The new CDC mask guidelines are confusing and could actually make the spread of COVID-19 worse, a group of leading physicians said

The new CDC mask guidelines are confusing and could actually make the spread of COVID-19 worse, a group of leading physicians said
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  • The CDC's new mask guidance could lead more people to catch COVID-19 indoors, experts said.
  • They said the CDC got the science right for fully vaccinated people but needed to give more context.
  • The guidelines could give the "misimpression" mask mandates are over, they said.

New federal mask guidance that says fully vaccinated Americans can go maskless in most settings risks more people catching the coronavirus at work or in public, a leading expert has warned.

Dr. Jeffrey Duchin, a physician at the Infectious Diseases Society of America, said that the Centers for Disease Control and Prevention's latest guidance was scientifically sound but that the public-health agency had not given enough detail in its guidance, allowing for the "misimpression" that mask mandates had been lifted.

Therefore, the guidelines "could lead to increased risk in public spaces and workplaces with preventable COVID-19 spread primarily among the unvaccinated," he said at a press briefing Thursday hosted by the IDSA.

The CDC guidance recommended that unvaccinated people still wear masks. Regardless, the recommendations are not legally binding, and businesses and states are allowed to make their own rules.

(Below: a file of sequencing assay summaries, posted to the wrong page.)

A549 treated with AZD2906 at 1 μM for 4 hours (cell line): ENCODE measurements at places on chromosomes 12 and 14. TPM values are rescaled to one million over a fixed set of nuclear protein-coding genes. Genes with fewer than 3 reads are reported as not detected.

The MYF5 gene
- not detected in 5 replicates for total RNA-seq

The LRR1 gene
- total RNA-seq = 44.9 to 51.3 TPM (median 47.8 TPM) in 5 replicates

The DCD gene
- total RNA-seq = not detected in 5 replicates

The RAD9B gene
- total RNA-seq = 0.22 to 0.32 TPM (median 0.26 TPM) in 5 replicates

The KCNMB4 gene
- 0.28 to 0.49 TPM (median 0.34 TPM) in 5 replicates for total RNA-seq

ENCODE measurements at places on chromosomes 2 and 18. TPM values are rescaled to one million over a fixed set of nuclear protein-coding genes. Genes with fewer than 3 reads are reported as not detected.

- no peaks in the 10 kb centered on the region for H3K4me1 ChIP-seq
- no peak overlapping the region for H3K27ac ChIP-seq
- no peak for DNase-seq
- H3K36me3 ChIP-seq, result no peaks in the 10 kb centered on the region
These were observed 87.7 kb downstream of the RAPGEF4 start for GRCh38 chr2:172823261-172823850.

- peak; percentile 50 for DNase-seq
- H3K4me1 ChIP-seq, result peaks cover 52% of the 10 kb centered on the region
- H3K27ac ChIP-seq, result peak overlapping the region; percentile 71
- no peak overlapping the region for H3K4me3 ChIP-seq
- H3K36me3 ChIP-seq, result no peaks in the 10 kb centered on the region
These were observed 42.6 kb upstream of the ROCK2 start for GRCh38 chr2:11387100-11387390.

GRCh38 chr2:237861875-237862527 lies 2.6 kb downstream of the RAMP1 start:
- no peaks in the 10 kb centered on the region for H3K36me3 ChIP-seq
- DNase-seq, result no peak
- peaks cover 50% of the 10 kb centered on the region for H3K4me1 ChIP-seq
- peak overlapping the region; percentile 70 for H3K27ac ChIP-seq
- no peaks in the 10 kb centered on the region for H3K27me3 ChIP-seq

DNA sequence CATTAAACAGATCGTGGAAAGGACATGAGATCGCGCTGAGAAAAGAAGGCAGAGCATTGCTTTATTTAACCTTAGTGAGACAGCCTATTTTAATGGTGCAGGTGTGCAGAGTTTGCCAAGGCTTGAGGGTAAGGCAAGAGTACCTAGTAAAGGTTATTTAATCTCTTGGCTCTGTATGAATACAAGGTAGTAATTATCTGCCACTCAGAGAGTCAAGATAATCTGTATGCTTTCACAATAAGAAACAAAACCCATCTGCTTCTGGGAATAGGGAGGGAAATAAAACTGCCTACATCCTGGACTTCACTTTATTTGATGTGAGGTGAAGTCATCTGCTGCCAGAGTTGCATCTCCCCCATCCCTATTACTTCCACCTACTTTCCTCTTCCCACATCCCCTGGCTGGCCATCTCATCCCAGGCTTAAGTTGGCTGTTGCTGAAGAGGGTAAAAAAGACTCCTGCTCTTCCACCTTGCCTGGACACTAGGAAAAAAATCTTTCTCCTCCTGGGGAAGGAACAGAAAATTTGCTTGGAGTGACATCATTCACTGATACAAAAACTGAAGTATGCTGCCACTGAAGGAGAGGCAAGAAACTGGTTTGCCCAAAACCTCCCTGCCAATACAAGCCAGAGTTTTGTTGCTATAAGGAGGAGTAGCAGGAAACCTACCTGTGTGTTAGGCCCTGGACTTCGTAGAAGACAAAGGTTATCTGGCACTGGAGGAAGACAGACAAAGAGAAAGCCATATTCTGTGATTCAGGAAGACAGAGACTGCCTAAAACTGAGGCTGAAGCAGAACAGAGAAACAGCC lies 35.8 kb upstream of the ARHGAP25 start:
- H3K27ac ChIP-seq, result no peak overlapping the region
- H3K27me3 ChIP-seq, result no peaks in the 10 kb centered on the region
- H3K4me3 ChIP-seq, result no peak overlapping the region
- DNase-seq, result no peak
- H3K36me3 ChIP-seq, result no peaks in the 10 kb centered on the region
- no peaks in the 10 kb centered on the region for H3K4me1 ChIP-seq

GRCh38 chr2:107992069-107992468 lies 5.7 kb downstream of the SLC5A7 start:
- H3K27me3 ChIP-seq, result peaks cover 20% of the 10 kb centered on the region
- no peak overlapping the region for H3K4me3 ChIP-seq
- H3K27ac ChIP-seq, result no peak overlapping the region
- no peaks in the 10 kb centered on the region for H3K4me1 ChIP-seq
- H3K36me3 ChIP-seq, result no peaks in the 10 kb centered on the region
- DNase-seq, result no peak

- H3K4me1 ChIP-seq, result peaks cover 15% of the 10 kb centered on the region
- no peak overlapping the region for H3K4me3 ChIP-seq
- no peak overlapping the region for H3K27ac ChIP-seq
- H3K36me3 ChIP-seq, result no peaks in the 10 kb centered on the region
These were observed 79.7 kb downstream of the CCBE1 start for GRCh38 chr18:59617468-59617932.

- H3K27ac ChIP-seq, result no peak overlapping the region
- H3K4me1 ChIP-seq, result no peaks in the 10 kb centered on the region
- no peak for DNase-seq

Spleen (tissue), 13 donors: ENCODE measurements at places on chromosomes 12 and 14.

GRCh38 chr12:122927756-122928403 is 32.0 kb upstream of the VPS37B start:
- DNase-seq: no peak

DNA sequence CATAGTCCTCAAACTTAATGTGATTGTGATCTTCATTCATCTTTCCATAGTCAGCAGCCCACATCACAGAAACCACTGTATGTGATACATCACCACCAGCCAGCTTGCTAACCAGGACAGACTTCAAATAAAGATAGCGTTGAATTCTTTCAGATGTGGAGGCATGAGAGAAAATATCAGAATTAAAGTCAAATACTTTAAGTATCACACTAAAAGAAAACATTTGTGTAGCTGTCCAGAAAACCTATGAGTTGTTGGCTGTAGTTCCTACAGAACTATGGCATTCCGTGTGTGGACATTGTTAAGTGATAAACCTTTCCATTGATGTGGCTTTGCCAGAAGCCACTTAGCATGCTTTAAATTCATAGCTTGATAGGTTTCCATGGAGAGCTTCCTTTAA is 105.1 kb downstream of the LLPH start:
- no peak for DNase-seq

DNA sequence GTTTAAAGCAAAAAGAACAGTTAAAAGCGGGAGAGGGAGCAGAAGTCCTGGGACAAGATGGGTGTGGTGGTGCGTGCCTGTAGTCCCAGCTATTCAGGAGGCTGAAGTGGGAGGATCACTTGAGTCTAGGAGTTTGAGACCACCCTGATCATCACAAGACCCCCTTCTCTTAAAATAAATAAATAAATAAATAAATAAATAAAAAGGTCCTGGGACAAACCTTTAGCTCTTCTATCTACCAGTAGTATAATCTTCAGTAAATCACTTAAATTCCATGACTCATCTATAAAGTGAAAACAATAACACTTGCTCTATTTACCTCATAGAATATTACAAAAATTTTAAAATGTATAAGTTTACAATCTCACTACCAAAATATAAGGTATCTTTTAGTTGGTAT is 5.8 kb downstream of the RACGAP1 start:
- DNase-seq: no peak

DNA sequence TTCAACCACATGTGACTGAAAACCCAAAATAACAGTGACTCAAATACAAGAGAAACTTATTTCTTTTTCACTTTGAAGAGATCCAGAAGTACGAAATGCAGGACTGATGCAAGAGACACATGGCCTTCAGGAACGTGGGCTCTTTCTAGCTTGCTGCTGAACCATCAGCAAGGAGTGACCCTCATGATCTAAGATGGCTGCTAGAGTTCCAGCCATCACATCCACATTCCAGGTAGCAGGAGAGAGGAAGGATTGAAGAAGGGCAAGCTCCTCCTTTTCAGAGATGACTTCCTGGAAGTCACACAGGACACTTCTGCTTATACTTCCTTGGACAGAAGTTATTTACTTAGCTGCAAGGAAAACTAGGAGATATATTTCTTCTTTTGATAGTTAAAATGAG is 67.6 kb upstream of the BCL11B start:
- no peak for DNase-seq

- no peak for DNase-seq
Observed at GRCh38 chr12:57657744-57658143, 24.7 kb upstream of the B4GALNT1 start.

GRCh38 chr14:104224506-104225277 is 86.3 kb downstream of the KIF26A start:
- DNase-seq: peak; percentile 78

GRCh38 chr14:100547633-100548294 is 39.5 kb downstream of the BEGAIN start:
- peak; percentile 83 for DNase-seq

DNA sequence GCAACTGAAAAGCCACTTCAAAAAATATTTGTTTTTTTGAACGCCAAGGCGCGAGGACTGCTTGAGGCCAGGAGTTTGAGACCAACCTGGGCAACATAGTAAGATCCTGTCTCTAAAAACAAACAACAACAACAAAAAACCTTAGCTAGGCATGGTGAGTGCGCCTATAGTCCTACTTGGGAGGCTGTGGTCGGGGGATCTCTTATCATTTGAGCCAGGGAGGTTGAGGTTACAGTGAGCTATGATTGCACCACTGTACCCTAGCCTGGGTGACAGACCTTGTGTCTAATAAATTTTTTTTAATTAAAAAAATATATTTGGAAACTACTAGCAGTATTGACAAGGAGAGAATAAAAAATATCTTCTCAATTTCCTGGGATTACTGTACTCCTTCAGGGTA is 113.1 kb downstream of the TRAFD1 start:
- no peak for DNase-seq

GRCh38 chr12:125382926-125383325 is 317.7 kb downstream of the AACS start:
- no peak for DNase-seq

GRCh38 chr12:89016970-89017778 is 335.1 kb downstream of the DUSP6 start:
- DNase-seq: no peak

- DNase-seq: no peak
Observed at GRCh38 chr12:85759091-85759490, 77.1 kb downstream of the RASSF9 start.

Duchin said the information from the CDC was "suboptimal."


"The return to normal activities is safe for vaccinated people, there is no debate about this fact; however, the announcement led to widespread confusion and frustration because it was unexpected and needed context," Duchin, the society's liaison to the CDC immunization committee, said.

"There was no information on how to apply the guidance in practice, particularly related to the inability to verify vaccination status," he said.

Duchin suggested that the CDC shouldn't have issued a blanket statement but instead made recommendations according to the number of coronavirus cases or the proportion of vaccinated people in an area.

So far, less than 40% of Americans are fully vaccinated, according to the CDC. Less than 30% of people in Wyoming are fully immunized, the lowest of any state, according to data from Johns Hopkins University.

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Most states, however, have followed the CDC's more relaxed guidelines.

Duchin, who is also the health officer for King County in Washington, which includes Seattle, issued a directive Thursday that strongly urged all Washingtonians older than 5 years old to continue to wear face coverings in indoor public spaces. Washington's governor, Jay Inslee, said in the wake of the CDC's update on May 13 that individual businesses might require masks for vaccinated people but there was no state requirement.

Duchin told the University of Minnesota's Center for Infectious Disease Research and Policy that King County needed "more time to get disease rates down and vaccination rates up before doing anything that would weaken our indoor mask mandates."

"The CDC guidance makes absolute sense in many areas, but many places are not there yet," he said.

Duchin's comments followed a joint statement from the IDSA and the HIV Medicine Association issued Monday that acknowledged the CDC's recommendations were based on science but said the "CDC should not send a message that the pandemic is over."


Insider's Aria Bendix reported May 13 that other experts said the CDC's guidance was too broad.

Dr. Leana Wen, a former Baltimore health commissioner who is a contributing columnist at The Washington Post and a medical analyst for CNN, told CIDRAP that the CDC got "the science right, but policy and communication was really wrong."

"There are unintended consequences that can endanger people and sew distrust in the CDC," Wen said.

Dr. Anthony Fauci said Wednesday that people were misinterpreting the CDC's guidance but that it wasn't the CDC's "fault."

"People either read them quickly, or listen and hear half of it," Fauci said. "They are feeling that we're saying: 'You don't need the mask anymore.' That's not what the CDC said."